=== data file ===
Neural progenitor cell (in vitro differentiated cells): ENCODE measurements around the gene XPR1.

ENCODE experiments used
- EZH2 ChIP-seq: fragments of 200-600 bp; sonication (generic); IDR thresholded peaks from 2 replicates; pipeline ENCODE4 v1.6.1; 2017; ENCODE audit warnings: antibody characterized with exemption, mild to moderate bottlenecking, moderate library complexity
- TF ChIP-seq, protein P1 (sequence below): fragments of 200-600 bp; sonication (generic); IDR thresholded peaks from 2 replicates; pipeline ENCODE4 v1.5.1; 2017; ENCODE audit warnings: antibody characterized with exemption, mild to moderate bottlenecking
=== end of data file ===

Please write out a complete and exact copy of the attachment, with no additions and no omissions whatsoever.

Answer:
Neural progenitor cell (in vitro differentiated cells): ENCODE measurements around the gene XPR1.

ENCODE experiments used
- EZH2 ChIP-seq: fragments of 200-600 bp; sonication (generic); IDR thresholded peaks from 2 replicates; pipeline ENCODE4 v1.6.1; 2017; ENCODE audit warnings: antibody characterized with exemption, mild to moderate bottlenecking, moderate library complexity
- TF ChIP-seq, protein P1 (sequence below): fragments of 200-600 bp; sonication (generic); IDR thresholded peaks from 2 replicates; pipeline ENCODE4 v1.5.1; 2017; ENCODE audit warnings: antibody characterized with exemption, mild to moderate bottlenecking